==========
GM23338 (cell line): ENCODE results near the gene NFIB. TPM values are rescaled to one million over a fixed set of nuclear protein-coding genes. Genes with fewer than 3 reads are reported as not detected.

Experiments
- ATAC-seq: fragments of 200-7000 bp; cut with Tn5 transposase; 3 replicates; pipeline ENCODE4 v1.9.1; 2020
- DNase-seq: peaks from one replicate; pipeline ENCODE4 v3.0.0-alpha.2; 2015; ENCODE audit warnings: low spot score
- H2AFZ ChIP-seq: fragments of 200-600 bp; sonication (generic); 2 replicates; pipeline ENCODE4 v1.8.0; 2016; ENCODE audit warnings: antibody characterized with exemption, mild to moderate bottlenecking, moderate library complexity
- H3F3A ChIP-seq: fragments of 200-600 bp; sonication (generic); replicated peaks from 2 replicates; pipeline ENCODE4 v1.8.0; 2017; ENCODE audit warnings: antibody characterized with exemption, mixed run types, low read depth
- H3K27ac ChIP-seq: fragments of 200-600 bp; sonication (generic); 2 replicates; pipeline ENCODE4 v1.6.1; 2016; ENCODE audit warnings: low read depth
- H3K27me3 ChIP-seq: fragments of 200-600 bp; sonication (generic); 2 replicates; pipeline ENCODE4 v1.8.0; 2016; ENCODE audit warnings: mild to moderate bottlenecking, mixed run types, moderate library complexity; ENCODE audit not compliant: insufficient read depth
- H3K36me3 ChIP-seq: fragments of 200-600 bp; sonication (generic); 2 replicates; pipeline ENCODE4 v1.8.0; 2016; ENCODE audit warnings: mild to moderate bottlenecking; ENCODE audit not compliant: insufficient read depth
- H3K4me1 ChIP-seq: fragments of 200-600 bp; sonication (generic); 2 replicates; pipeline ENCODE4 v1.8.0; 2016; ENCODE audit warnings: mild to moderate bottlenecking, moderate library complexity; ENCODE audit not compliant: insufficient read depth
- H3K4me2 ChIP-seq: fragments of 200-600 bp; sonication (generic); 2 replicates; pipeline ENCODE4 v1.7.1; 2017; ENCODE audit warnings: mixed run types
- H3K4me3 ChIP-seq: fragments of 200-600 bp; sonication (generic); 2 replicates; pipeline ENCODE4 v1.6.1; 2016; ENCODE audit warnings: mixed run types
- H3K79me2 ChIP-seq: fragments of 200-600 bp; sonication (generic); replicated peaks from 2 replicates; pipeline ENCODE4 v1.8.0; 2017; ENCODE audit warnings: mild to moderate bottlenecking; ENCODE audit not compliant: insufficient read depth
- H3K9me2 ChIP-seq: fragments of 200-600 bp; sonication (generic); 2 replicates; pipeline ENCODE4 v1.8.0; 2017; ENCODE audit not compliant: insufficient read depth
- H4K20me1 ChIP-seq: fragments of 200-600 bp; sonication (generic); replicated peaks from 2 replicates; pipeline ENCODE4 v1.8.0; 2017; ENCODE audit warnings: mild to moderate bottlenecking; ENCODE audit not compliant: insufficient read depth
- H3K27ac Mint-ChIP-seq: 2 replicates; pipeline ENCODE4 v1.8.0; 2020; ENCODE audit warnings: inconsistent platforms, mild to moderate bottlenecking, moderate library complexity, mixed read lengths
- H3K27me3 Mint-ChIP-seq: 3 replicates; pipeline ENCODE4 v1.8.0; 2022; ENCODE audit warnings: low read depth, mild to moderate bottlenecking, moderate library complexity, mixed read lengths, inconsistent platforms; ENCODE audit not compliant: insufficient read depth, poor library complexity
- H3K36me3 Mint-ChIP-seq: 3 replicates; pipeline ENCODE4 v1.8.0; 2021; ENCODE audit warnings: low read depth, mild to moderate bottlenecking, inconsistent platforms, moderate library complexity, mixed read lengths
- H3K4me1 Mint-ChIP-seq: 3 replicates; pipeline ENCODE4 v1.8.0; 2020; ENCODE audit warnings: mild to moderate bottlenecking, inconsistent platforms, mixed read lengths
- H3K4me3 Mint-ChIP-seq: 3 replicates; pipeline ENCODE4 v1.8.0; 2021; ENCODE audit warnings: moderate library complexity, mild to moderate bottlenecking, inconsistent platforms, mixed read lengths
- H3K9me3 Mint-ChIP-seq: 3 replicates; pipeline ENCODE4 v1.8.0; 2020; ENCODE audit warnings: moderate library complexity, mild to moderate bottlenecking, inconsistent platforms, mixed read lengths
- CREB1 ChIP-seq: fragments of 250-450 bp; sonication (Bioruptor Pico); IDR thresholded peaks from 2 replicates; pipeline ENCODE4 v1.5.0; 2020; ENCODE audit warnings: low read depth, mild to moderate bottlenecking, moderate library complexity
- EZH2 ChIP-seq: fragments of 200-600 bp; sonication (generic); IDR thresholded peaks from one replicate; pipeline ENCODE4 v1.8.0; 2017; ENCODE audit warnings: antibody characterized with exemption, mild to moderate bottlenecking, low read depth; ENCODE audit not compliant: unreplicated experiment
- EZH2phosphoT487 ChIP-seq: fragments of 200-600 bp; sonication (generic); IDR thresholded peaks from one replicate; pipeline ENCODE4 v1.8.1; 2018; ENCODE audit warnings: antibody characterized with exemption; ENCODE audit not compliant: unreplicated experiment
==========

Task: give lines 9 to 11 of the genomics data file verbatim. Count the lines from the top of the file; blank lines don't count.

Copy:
- H3K36me3 ChIP-seq: fragments of 200-600 bp; sonication (generic); 2 replicates; pipeline ENCODE4 v1.8.0; 2016; ENCODE audit warnings: mild to moderate bottlenecking; ENCODE audit not compliant: insufficient read depth
- H3K4me1 ChIP-seq: fragments of 200-600 bp; sonication (generic); 2 replicates; pipeline ENCODE4 v1.8.0; 2016; ENCODE audit warnings: mild to moderate bottlenecking, moderate library complexity; ENCODE audit not compliant: insufficient read depth
- H3K4me2 ChIP-seq: fragments of 200-600 bp; sonication (generic); 2 replicates; pipeline ENCODE4 v1.7.1; 2017; ENCODE audit warnings: mixed run types